XClose

UCL Institute of the Americas

Home
Menu

Black Pedagogues and Resistance to the Segregation of 'Coloured People' in the Panama Canal Zone (1904-1954)

31 May 2017, 5:30 pm

Event Information

Open to

All

Location

UCL Institute of the Americas, 51 Gordon Square, London WC1H 0PN

Dr Rolando de la Guardia Wald (Oxford) | In 1903, the Republic of Panama signed the Hay-Bunau Varilla Treaty with the United States, an agreement to facilitate the construction of the Panama Canal. The contract stated that, in order to build, manage and protect the Canal, the United States would, perpetually, control a territory of 5 miles along each bank of the transoceanic route as if they were their 'sovereign'. This territory came to be known as the Panama Canal Zone (PCZ). Since 1904, U.S. authorities began to organise an education system for the PCZ. Soon segregation was imposed. Schools for 'white people' and others for 'people of colour' were established. These had different budgets, quality of infrastructure, and curricula.

One particularity of the system was the hiring of British or British-West Indian teachers. This practice ended when the Panama Canal authorities opted to hire teachers educated in the United States or normal schools for Black teachers of the PCZ. In spite of the objectives of reproducing social, cultural and economic functions of the 'coloured' people of the Canal Zone, these teachers were influenced by progressivism and posed challenges to the Panama Canal authorities. Simultaneously, progressivist scholars from North-American universities published studies of the situation of schools for 'coloured' students of the Panama Canal Zone. Both PCZ teachers and the University reports sustained the necessity to increase the budget and improve the quality of the infrastructure and diversification of courses.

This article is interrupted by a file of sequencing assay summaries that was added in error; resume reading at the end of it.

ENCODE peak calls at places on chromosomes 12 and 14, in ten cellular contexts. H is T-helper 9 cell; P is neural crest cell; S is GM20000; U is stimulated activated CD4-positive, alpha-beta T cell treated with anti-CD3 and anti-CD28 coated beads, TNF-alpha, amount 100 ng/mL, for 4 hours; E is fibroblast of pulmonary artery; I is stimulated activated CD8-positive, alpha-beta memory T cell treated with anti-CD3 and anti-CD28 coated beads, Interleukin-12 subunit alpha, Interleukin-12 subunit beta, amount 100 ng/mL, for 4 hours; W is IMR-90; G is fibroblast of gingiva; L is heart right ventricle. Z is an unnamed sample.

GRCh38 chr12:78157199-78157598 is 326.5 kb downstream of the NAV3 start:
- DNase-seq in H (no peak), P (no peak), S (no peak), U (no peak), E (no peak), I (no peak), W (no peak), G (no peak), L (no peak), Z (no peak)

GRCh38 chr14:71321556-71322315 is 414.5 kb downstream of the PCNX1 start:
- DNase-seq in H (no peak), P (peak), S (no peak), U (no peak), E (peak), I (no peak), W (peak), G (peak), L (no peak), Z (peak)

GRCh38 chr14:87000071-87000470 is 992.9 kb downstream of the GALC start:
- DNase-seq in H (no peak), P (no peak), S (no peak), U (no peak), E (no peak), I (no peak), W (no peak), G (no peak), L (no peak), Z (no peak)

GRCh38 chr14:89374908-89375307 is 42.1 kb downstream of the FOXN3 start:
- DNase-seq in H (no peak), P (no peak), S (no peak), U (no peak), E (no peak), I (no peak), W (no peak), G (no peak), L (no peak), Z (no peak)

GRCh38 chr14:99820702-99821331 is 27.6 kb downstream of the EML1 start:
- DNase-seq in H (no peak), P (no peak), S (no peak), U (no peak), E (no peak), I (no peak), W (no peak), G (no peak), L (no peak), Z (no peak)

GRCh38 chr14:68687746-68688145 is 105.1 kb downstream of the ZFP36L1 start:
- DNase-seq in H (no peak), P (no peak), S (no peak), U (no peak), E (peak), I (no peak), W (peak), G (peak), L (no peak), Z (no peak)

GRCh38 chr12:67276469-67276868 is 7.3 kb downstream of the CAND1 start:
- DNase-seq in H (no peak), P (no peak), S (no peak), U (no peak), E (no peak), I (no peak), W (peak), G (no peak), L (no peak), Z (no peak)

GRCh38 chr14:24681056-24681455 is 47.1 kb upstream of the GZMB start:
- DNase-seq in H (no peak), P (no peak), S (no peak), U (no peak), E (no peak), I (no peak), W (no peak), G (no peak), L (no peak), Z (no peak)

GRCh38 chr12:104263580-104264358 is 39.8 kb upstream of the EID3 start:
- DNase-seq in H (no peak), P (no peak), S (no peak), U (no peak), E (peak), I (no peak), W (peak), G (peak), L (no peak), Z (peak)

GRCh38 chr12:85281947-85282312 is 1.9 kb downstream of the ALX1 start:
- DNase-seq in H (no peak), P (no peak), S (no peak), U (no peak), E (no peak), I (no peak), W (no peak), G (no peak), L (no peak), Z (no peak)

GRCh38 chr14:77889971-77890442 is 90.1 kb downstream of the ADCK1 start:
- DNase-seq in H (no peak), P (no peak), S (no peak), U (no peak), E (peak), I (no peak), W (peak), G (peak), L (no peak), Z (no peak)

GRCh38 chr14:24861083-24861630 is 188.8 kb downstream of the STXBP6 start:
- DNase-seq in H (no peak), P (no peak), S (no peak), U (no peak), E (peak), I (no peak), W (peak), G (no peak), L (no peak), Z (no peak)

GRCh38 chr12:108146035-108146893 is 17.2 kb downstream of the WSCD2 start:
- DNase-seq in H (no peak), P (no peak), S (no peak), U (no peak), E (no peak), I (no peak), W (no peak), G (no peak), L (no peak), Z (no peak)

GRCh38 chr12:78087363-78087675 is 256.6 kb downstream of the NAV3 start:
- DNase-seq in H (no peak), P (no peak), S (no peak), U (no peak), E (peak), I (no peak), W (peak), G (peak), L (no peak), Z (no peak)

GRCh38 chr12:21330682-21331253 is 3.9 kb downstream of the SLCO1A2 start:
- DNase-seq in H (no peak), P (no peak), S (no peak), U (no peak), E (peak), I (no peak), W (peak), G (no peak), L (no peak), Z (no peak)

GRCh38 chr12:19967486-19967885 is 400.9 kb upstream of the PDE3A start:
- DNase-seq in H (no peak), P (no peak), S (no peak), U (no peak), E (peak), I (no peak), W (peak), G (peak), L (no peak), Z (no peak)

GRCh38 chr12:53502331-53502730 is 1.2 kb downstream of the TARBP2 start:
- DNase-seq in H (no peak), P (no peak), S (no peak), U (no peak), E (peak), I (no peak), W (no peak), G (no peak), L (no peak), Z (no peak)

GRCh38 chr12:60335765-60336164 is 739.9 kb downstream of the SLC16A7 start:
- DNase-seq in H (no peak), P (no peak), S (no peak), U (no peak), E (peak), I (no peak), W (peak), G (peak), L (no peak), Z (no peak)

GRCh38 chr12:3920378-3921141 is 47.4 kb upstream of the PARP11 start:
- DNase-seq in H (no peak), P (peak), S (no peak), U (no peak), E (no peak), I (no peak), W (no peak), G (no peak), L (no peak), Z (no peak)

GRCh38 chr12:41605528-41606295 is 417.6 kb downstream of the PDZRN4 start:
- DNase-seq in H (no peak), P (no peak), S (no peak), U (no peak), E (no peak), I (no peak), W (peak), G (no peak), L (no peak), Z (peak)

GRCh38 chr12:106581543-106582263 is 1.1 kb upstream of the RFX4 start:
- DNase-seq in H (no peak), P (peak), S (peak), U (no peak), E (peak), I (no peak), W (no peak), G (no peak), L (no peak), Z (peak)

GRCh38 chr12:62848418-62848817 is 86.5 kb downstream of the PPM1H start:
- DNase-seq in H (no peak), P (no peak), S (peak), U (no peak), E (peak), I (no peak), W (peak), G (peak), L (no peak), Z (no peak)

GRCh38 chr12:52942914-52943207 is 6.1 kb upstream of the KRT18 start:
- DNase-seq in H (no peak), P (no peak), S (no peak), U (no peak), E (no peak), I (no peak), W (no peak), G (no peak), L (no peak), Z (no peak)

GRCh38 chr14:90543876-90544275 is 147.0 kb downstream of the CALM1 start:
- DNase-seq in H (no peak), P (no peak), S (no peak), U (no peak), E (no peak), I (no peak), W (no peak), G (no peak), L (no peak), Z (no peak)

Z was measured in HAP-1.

This presentation will discuss a preliminary study of how progressivist ideas imported from the United States and Great Britain and its Caribbean colonies were received in the Panama Canal Zone. It will talk about the role of U.S. universities in the divulging of those ideas in Panama. It will also analyse how these ideas gave a philosophical foundation to the "passive resistance" of 'teachers of colour' to U.S. authorities.

Rolando de la Guardia Wald is currently a Visiting Researcher at the Latin American Centre of the University of Oxford. He has worked as a lecturer in history at the Florida State University campus in Panama and at Quality Leadership University - Panama. He is a founding member and spokesman of the recently established Asociación de Antropología e Historia de Panamá.

Rolando obtained a Bachelor of Arts in History and a Minor in Latin American Studies from the University of Notre Dame (Indiana, United States). Afterwards, he graduated from two postgraduate programmes at the University of Barcelona (Spain): a Master in International Relations, specialising in international organisations, and a Diploma of Advanced Studies in Latin American History. He received his Ph.D in History from University College London, after writing Panamanian Intellectuals and the Invention of a Peaceful Nation (1878-1931), a thesis on the connection between ideas and the different strategies for building national and transnational identities. His main research interests are the history of internationalism, of education, of the political and cultural representations of emotions in Latin America. At the Latin American Centre, he is studying the political, cultural and intellectual impact and legacies of the French attempt to build at canal through Panama (1880-1903).

#____mail {position:relative;top:-2px;font-size:1.5em;}